On the way to Washington, where his fiancée awaits him, petrol-station leaseholder Joe Wilson is stopped by a police patrol, which wants to solve a kidnapping case. When they find a bill on Joe that is part of the ransom money, the innocent man is taken into custody in the small town of Strand. The rumour quickly spreads that a kidnapper has been caught “on the run”. Enraged townsfolk, who want to see Joe hanged, storm the prison and set it on fire. As a result, twenty-two of them appear in court. They are charged with premeditated murder. Joe, however, is still alive. And now it is Joe who wants to see his “murderers” hanged … Fritz Lang’s first film in Hollywood is a vehement plea for civil courage and the rule of law. With his criticism of lynching in the USA, his film condemns xenophobia and a misguided “will of the people”. The mob also reflects Lang’s experiences with political reality. Peter Bogdanovich: “The monsters here, unlike those in [his] German sagas, are not disfigured super-criminals plotting from subterranean cellars, but well-dressed citizens from the mainstream of life.”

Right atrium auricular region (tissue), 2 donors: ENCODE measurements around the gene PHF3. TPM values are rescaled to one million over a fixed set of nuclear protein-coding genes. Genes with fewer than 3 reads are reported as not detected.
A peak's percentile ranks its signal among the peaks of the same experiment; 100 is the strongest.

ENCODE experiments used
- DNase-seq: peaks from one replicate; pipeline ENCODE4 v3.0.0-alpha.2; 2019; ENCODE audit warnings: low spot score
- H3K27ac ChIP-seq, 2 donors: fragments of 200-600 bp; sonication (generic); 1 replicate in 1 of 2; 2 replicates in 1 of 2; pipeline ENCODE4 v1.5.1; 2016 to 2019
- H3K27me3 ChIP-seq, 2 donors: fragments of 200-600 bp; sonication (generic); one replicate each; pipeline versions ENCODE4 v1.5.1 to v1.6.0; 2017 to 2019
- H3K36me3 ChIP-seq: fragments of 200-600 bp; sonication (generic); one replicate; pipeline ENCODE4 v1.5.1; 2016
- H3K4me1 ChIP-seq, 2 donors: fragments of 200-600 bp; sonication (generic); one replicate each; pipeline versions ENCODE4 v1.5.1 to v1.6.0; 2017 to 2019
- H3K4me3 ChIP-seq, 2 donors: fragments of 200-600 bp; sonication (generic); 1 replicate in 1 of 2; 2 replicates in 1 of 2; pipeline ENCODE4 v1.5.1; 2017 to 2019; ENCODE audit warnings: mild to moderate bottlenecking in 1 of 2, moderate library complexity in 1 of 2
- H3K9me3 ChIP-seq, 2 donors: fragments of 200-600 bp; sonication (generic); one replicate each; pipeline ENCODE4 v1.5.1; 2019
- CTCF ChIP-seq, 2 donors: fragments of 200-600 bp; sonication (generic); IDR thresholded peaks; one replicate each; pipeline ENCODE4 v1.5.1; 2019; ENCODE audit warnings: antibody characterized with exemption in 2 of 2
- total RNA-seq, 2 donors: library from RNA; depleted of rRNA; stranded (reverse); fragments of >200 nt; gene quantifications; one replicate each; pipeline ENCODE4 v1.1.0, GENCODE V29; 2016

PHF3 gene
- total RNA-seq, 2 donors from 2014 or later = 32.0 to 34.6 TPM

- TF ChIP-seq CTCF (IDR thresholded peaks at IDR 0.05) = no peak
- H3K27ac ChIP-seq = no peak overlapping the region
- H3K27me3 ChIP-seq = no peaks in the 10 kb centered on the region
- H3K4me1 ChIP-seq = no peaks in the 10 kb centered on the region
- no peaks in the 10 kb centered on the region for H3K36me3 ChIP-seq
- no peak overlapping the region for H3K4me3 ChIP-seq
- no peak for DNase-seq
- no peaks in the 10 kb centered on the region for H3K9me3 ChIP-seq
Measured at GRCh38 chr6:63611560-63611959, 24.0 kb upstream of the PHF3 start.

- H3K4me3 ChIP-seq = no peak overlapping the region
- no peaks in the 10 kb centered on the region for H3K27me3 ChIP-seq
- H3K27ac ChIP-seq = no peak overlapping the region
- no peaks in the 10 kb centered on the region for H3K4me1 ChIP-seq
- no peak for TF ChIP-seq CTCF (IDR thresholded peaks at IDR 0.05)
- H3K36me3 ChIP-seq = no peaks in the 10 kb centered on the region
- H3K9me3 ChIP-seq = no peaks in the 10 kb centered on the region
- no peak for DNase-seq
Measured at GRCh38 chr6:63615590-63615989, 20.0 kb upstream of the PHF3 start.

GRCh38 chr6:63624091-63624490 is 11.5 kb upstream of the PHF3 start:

by Fritz Lang
with Sylvia Sidney, Spencer Tracy, Walter Abel
USA 1936 94’